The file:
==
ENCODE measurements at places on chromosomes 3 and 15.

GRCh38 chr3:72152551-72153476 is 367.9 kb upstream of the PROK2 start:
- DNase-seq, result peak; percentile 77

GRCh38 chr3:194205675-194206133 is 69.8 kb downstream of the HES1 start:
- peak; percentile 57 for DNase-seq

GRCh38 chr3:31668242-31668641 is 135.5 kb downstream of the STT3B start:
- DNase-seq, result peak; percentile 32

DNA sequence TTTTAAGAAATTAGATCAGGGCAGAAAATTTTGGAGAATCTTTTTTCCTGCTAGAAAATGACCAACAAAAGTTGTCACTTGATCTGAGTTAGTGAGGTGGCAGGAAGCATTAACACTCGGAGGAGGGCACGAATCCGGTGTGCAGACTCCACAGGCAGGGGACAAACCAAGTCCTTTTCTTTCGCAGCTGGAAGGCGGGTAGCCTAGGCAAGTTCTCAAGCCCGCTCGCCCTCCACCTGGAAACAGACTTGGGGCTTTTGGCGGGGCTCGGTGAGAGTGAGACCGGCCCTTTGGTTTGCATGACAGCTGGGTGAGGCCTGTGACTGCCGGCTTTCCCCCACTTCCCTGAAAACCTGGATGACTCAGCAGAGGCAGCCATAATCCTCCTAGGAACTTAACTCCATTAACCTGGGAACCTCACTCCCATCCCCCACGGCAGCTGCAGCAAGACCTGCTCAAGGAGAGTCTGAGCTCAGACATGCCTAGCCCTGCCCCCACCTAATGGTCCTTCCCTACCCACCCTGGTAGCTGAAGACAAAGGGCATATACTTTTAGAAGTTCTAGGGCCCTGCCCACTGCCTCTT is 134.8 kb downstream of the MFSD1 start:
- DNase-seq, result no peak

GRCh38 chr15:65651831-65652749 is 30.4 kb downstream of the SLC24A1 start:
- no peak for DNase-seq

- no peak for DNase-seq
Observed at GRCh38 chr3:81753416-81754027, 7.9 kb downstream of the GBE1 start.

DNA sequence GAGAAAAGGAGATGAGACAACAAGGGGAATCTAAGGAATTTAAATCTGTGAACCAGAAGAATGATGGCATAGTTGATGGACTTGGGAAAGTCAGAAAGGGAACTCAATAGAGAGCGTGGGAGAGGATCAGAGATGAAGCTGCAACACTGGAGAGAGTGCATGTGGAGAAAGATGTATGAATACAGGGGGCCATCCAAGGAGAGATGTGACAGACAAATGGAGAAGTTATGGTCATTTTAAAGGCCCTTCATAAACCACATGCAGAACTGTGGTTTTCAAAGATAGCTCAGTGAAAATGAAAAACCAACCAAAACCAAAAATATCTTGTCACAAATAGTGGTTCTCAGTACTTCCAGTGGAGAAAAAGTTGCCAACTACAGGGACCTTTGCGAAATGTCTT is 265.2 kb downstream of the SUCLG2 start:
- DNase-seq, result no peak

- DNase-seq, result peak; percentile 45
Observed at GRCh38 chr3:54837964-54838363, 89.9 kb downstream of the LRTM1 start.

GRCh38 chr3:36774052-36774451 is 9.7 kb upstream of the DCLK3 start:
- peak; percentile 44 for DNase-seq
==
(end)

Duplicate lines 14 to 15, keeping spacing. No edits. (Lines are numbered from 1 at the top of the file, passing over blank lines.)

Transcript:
DNA sequence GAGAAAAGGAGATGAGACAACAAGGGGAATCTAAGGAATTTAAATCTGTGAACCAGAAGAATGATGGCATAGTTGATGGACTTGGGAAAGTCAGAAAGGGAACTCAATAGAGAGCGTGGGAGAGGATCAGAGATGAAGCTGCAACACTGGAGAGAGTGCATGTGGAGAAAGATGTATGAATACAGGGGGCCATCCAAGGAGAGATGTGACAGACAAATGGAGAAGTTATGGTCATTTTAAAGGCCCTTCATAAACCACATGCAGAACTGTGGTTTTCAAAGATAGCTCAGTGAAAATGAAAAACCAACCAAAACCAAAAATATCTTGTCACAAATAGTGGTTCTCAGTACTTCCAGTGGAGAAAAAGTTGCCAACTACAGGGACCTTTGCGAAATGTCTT is 265.2 kb downstream of the SUCLG2 start:
- DNase-seq, result no peak